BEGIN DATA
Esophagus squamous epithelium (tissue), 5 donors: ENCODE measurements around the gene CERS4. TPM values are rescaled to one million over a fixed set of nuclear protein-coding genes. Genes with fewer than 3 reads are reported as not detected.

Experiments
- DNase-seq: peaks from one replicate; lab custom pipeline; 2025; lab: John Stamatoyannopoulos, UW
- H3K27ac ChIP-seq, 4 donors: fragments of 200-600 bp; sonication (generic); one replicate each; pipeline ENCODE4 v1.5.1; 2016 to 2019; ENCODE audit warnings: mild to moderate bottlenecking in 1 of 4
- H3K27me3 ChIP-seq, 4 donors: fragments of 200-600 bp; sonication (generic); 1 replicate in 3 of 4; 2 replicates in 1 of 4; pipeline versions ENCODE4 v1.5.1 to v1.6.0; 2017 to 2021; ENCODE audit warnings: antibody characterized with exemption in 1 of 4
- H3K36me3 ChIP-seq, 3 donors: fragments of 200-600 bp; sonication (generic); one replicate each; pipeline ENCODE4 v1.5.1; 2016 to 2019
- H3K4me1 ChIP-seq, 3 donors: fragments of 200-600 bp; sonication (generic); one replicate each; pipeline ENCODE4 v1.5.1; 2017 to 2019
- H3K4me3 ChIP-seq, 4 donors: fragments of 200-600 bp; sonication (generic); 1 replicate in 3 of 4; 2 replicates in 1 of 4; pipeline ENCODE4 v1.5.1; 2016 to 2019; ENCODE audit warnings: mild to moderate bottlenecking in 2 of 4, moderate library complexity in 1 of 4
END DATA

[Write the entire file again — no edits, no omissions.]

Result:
Esophagus squamous epithelium (tissue), 5 donors: ENCODE measurements around the gene CERS4. TPM values are rescaled to one million over a fixed set of nuclear protein-coding genes. Genes with fewer than 3 reads are reported as not detected.

Experiments
- DNase-seq: peaks from one replicate; lab custom pipeline; 2025; lab: John Stamatoyannopoulos, UW
- H3K27ac ChIP-seq, 4 donors: fragments of 200-600 bp; sonication (generic); one replicate each; pipeline ENCODE4 v1.5.1; 2016 to 2019; ENCODE audit warnings: mild to moderate bottlenecking in 1 of 4
- H3K27me3 ChIP-seq, 4 donors: fragments of 200-600 bp; sonication (generic); 1 replicate in 3 of 4; 2 replicates in 1 of 4; pipeline versions ENCODE4 v1.5.1 to v1.6.0; 2017 to 2021; ENCODE audit warnings: antibody characterized with exemption in 1 of 4
- H3K36me3 ChIP-seq, 3 donors: fragments of 200-600 bp; sonication (generic); one replicate each; pipeline ENCODE4 v1.5.1; 2016 to 2019
- H3K4me1 ChIP-seq, 3 donors: fragments of 200-600 bp; sonication (generic); one replicate each; pipeline ENCODE4 v1.5.1; 2017 to 2019
- H3K4me3 ChIP-seq, 4 donors: fragments of 200-600 bp; sonication (generic); 1 replicate in 3 of 4; 2 replicates in 1 of 4; pipeline ENCODE4 v1.5.1; 2016 to 2019; ENCODE audit warnings: mild to moderate bottlenecking in 2 of 4, moderate library complexity in 1 of 4